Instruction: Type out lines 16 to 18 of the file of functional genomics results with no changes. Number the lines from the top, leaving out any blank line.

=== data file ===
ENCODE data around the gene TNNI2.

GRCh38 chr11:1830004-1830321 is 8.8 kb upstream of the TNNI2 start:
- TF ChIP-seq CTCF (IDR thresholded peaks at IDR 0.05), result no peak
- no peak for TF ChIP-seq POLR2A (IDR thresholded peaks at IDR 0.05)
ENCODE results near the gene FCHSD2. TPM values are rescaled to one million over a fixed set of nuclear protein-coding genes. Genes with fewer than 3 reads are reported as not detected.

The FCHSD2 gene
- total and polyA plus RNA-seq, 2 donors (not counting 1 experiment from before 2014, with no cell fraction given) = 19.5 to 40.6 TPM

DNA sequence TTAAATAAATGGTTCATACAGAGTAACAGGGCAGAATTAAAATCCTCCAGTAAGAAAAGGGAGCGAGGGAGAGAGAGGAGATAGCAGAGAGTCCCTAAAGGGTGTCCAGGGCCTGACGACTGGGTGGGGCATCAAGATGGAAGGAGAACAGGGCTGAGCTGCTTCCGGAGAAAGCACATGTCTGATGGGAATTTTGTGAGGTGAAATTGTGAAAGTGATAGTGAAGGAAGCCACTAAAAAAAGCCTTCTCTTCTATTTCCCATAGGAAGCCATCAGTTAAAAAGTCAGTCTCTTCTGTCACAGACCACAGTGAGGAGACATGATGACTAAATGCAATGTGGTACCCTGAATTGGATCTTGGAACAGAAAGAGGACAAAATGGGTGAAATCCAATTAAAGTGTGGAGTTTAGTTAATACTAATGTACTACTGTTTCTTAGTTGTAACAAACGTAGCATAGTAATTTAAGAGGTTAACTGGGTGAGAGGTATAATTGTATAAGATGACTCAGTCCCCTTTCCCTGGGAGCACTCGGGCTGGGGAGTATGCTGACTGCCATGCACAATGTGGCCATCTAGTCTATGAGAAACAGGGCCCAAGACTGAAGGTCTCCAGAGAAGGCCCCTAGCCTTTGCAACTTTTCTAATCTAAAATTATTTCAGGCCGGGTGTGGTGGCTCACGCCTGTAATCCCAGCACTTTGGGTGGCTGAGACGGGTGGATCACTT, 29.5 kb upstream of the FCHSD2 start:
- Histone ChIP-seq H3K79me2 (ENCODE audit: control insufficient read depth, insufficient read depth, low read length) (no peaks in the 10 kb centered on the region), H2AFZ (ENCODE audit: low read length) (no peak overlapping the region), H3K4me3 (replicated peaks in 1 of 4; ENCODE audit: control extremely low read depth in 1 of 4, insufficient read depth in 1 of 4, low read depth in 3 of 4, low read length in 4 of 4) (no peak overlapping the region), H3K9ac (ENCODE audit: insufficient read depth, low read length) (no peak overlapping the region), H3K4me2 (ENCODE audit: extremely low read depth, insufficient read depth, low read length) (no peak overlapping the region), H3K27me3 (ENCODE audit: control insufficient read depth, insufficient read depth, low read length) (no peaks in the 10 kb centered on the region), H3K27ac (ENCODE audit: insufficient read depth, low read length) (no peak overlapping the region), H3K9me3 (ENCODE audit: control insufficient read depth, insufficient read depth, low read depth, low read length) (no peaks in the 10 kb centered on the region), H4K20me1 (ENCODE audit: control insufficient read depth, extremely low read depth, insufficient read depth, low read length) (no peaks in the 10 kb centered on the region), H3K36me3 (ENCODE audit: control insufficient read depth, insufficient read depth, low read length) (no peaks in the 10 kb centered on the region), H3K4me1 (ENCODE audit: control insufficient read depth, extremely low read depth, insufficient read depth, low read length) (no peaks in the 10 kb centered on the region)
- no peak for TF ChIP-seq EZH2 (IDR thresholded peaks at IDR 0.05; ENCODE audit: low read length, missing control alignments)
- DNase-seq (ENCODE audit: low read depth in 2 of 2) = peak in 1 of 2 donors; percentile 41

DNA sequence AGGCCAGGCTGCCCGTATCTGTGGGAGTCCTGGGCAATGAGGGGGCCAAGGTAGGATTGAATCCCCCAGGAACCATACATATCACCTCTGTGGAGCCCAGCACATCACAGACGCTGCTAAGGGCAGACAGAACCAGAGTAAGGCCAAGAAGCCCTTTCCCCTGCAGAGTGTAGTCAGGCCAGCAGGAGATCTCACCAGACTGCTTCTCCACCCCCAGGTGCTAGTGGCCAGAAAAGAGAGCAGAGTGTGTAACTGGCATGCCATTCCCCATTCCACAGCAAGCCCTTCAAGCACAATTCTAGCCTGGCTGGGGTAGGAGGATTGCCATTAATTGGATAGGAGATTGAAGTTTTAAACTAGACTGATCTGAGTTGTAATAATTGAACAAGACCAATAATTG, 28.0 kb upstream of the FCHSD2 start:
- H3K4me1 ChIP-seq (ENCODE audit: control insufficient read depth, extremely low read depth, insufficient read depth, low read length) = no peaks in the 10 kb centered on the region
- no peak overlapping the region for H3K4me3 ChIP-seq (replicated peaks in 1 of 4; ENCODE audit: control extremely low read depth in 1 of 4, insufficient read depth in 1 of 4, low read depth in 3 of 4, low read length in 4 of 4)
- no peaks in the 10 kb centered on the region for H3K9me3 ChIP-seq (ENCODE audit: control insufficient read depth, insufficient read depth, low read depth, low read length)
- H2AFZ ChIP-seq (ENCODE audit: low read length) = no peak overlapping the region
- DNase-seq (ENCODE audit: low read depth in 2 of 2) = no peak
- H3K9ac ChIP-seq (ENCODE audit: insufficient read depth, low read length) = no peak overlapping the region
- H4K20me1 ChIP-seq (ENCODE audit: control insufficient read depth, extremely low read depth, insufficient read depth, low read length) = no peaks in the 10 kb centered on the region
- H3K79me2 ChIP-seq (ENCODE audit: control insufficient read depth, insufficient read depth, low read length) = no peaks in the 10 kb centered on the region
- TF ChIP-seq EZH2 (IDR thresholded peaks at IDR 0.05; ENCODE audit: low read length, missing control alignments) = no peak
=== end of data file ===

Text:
- H2AFZ ChIP-seq (ENCODE audit: low read length) = no peak overlapping the region
- DNase-seq (ENCODE audit: low read depth in 2 of 2) = no peak
- H3K9ac ChIP-seq (ENCODE audit: insufficient read depth, low read length) = no peak overlapping the region